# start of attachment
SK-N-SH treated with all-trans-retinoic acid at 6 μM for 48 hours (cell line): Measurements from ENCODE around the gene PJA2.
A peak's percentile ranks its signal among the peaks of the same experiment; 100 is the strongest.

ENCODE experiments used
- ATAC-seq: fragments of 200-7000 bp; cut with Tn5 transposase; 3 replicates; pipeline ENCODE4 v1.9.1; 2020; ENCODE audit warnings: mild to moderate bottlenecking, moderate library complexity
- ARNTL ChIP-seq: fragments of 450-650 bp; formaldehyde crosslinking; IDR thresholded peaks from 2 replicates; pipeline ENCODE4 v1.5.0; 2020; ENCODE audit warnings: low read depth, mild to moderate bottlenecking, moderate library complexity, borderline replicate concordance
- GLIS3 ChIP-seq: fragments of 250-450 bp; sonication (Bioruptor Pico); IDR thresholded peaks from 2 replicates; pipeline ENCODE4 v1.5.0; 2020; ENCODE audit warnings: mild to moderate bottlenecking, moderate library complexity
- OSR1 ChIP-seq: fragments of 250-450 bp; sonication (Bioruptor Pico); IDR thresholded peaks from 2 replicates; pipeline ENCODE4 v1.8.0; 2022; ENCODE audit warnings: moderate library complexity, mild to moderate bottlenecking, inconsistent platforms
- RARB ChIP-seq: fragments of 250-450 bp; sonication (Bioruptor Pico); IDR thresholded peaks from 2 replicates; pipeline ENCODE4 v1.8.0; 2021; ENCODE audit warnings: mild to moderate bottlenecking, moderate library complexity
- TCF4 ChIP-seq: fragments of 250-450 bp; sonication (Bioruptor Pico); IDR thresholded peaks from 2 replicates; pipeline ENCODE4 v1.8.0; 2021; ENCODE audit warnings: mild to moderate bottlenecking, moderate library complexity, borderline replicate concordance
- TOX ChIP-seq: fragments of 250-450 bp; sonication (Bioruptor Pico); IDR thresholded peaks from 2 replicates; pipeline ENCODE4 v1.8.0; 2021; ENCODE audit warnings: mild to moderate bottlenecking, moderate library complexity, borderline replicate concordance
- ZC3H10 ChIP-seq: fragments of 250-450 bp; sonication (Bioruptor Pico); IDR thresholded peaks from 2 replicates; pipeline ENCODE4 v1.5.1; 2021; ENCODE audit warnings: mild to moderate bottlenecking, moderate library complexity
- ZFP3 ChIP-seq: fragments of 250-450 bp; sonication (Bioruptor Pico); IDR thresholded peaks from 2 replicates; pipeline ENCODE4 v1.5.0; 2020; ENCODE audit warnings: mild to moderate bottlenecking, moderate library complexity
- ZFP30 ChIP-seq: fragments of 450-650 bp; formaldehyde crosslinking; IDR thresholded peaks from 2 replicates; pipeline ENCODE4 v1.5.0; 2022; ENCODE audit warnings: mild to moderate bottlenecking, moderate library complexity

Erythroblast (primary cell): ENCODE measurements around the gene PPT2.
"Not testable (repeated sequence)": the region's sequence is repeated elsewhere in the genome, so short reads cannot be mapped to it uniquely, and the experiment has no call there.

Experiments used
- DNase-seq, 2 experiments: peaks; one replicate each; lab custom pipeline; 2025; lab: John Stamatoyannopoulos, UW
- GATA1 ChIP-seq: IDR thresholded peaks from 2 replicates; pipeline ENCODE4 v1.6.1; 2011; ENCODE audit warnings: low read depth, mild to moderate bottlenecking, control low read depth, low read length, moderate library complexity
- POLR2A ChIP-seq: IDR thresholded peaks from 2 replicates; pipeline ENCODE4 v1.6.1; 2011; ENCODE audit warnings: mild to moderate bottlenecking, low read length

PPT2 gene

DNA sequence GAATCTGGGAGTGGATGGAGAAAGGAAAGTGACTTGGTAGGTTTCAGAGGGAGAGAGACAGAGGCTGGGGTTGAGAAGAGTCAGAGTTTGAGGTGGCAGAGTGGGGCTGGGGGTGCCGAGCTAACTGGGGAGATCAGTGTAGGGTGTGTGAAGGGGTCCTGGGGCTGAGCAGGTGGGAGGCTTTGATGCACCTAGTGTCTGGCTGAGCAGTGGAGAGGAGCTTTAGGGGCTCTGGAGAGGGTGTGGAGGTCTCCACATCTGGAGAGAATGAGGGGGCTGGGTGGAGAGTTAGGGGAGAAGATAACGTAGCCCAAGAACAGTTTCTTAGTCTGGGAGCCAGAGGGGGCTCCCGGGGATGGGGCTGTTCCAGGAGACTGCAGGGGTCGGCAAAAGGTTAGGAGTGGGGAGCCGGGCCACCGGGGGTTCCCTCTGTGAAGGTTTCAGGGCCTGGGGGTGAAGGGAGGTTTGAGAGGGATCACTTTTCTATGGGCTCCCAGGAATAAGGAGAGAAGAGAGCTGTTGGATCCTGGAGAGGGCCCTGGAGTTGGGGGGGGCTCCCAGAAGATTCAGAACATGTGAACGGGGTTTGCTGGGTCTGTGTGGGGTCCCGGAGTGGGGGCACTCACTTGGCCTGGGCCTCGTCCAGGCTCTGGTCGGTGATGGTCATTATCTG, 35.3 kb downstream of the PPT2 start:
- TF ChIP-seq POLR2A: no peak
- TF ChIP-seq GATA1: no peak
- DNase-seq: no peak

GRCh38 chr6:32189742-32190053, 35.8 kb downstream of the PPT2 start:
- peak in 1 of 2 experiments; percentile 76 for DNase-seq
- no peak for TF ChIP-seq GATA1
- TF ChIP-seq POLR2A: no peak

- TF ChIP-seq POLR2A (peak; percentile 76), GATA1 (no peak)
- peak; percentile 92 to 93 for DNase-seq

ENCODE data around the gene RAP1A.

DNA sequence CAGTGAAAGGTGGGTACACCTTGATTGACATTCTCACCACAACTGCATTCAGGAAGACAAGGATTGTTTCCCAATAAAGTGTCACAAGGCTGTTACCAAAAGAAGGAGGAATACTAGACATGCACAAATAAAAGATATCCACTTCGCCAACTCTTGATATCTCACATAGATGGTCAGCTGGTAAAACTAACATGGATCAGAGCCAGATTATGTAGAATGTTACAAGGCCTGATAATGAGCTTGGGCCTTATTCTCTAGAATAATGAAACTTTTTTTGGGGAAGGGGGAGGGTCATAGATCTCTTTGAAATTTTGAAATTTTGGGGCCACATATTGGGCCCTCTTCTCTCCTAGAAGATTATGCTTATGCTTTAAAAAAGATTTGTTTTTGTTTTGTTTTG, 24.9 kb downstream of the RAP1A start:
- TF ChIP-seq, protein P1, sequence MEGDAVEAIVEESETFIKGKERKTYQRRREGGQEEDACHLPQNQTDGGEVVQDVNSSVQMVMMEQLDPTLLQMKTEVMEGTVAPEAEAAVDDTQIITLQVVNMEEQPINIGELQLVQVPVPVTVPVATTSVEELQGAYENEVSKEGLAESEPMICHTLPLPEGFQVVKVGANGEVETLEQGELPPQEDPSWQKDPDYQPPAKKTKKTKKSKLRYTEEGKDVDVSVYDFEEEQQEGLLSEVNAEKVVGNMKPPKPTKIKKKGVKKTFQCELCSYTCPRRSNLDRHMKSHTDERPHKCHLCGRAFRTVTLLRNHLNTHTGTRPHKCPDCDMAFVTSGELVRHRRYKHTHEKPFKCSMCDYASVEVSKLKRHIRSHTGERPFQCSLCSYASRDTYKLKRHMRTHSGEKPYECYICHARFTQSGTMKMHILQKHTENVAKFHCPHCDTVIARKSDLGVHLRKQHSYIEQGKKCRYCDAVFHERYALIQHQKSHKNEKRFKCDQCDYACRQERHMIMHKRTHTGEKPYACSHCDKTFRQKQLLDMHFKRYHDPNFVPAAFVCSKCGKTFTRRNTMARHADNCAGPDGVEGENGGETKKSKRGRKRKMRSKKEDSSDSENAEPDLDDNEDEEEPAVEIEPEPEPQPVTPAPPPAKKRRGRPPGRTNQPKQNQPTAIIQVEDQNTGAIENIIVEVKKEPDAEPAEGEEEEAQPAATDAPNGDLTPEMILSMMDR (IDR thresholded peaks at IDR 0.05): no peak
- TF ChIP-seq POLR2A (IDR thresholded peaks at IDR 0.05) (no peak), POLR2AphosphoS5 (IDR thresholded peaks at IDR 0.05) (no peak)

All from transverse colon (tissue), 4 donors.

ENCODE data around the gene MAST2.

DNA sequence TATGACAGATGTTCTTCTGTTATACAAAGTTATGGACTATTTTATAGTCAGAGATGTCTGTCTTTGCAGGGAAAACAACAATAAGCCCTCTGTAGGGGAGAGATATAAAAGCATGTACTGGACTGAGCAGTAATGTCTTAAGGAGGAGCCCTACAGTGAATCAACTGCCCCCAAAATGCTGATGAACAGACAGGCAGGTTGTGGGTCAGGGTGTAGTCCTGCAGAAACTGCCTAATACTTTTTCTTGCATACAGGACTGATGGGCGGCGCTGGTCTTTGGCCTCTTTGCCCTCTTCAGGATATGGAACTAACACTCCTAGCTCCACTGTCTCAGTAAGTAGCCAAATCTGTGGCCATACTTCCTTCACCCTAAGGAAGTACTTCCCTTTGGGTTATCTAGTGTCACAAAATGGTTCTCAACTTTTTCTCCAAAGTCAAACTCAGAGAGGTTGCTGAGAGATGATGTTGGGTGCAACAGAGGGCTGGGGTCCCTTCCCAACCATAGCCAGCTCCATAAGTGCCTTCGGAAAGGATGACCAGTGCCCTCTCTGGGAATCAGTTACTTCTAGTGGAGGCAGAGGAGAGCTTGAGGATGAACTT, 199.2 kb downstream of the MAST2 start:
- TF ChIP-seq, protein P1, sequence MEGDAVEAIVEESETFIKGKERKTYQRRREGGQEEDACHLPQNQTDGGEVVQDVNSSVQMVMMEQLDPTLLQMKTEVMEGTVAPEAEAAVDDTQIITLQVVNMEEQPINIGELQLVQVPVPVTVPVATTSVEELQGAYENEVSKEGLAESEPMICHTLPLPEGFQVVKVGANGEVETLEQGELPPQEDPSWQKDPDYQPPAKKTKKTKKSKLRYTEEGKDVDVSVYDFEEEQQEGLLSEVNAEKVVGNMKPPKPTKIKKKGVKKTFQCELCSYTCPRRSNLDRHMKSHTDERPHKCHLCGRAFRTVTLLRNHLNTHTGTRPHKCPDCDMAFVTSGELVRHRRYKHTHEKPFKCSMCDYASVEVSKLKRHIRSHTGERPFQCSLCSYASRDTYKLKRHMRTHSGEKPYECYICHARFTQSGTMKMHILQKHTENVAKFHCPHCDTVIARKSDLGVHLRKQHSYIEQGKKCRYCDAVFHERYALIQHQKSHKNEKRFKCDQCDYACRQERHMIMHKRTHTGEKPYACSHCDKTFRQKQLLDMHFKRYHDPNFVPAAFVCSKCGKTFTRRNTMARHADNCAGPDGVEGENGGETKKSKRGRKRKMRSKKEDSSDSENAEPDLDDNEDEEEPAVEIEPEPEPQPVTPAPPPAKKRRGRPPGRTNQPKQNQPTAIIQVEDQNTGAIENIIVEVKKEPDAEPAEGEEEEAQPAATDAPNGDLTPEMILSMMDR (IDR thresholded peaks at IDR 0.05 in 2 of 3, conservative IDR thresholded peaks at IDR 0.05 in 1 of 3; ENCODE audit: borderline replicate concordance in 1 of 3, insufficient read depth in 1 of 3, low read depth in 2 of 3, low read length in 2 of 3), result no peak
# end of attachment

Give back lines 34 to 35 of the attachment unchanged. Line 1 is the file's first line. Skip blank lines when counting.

- TF ChIP-seq POLR2A (IDR thresholded peaks at IDR 0.05) (no peak), POLR2AphosphoS5 (IDR thresholded peaks at IDR 0.05) (no peak)

All from transverse colon (tissue), 4 donors.